Delivering American University's news and views since 1925. | Wednesday, November 21, 2018

Student groups volunteer time during holiday season

APO to wrap gifts for homeless charity

Students continue to find time to serve the D.C. community despite looming exams and end-of-semester work.

Groups like the community service fraternity Alpha Phi Omega and the Catholic Student Association are pitching in to help people in need. On Monday, APO will be going to Georgetown Hospital to put up Thanksgiving decorations to bring "holiday cheer" to the patients, according to Elissa Robinson, a senior in the College of Arts and Sciences. The weekend after Thanksgiving, part of the fraternity will pick up trash at a part of the Anacostia River, she said.

On Sunday, members of the group will wrap presents at the Ballston, Va., shopping mall to raise money for the Robert Pierre Johnson Housing Development Corporation.

The corporation buys housing and keeps it maintained and available at prices accessible for people with low incomes, said Kelly Lange, community service chair of the organization and a junior in the School of International Service.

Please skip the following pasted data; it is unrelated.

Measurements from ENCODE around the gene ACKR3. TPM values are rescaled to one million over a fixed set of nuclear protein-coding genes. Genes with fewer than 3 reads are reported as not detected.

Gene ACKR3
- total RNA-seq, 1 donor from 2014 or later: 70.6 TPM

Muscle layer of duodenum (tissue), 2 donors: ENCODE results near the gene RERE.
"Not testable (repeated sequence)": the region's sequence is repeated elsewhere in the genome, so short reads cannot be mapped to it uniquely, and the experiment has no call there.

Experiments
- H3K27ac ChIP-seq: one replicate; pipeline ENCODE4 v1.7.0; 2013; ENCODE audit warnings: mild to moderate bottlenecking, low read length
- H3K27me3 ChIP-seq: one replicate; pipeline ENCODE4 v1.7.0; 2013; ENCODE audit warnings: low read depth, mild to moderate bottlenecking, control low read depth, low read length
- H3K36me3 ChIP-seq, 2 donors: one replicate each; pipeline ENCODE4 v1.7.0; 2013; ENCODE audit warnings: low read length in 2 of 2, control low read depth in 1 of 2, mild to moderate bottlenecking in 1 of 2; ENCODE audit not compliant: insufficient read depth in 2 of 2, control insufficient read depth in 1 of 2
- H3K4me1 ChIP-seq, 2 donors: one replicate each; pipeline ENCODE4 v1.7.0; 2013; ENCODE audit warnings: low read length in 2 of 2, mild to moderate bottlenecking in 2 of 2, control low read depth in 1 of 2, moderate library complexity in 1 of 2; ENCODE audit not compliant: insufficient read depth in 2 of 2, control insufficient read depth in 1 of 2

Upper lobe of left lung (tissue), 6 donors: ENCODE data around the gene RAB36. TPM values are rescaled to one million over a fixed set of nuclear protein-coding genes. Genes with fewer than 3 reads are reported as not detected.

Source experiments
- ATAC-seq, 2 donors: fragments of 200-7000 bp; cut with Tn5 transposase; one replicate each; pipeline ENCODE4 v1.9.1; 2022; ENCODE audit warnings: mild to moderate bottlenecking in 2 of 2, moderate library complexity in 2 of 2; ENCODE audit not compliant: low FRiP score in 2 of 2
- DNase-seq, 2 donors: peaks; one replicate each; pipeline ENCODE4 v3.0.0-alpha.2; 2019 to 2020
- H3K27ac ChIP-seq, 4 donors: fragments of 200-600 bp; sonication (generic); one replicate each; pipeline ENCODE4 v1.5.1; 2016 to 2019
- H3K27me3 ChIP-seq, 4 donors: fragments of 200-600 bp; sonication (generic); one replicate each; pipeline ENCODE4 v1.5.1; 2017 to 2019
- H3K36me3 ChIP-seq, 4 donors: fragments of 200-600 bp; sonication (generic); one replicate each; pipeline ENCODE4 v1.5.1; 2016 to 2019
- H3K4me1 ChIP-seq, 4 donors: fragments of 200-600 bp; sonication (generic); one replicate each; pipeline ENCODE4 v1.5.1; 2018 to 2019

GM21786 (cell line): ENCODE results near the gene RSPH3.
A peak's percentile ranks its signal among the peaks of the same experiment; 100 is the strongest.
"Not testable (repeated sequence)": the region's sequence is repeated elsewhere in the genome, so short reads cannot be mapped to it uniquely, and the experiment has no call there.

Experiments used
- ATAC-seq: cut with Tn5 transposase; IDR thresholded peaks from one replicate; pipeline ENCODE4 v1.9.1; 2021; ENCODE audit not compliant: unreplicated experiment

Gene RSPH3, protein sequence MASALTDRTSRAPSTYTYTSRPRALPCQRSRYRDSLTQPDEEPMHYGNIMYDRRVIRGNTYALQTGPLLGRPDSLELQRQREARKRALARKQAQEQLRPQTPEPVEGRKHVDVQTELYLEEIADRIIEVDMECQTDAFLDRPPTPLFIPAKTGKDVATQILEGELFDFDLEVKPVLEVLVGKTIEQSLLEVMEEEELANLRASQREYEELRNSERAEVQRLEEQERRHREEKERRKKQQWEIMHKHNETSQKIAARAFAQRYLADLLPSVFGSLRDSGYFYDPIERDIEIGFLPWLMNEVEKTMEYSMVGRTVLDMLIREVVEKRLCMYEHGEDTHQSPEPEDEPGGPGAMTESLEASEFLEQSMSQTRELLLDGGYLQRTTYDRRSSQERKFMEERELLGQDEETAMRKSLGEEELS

After the break, the group will also help staff the Leukemia and Lymphoma Society's holiday mail program and wrap gifts at Barnes and Noble for donations for a charity that helps the homeless.

Members of the Catholic Student Association went to Project Rachel Saturday, a counseling center for women who are grieving after having abortions. The 14 participating students signed up to paint offices at the center.

The project was suggested by Father David Mott, AU's Catholic chaplain, according to Veronica Gessner, a junior in the School of Public Affairs and the community service chair of the Catholic Student Association. After contacting the workers at Project Rachel, the executive board of the group decided it would be a good way to serve the community.

For some people, volunteering is second nature.

"I went to a Jesuit high school, so I had to do service hours to graduate," said David Klay, a freshman in the School of International Service. "I'm used to it, and now I love service projects"


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